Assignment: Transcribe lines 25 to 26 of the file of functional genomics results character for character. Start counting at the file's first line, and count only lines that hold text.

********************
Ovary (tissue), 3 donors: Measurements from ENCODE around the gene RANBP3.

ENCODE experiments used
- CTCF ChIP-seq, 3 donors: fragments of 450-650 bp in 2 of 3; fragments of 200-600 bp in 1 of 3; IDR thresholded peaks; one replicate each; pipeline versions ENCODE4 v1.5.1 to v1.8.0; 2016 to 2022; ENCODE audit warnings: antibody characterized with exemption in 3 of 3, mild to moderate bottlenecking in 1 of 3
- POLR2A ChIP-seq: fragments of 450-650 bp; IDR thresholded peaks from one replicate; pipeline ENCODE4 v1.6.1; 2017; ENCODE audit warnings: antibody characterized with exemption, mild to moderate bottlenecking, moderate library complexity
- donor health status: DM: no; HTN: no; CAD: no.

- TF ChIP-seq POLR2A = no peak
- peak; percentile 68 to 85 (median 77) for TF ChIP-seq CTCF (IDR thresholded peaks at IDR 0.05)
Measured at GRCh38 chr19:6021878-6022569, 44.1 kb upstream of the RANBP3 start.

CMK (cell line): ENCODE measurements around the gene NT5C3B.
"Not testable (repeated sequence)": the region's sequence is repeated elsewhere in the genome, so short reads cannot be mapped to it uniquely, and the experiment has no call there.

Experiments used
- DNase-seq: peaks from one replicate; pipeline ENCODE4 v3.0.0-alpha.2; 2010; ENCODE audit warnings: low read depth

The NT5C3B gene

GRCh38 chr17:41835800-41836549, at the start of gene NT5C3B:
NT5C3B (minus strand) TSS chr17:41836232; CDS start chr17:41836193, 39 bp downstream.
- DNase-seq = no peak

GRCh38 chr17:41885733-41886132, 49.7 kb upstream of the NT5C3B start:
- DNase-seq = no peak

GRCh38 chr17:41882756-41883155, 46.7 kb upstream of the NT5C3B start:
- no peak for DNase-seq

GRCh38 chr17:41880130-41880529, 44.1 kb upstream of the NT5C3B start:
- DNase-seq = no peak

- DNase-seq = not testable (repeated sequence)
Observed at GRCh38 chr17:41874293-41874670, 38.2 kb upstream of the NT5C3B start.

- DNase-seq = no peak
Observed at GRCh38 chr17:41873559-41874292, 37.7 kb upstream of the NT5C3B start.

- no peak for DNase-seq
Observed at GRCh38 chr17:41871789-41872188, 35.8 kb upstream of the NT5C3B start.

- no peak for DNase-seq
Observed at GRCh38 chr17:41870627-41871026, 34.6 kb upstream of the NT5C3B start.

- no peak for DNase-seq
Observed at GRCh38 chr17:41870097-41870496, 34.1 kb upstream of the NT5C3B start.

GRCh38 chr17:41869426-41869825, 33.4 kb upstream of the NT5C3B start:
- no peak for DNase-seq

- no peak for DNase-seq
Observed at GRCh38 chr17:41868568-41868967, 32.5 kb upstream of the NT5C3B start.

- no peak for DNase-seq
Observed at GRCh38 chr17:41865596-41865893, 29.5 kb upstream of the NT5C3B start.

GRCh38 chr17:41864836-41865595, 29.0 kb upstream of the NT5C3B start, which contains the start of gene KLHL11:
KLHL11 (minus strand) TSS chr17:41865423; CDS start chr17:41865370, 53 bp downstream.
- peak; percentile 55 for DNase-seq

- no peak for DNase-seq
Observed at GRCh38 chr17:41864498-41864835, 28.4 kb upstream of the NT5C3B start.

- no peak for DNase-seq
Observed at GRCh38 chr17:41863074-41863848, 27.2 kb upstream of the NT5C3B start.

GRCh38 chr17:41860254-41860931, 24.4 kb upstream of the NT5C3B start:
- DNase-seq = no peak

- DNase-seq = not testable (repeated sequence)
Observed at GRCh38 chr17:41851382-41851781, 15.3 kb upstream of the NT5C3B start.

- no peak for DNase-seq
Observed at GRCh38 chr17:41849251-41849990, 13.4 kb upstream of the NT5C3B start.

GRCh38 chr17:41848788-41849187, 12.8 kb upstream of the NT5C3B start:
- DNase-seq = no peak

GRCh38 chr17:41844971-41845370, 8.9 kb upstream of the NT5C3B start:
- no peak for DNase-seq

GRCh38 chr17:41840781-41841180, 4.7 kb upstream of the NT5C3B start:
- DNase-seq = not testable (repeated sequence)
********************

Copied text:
- DNase-seq = no peak
Observed at GRCh38 chr17:41873559-41874292, 37.7 kb upstream of the NT5C3B start.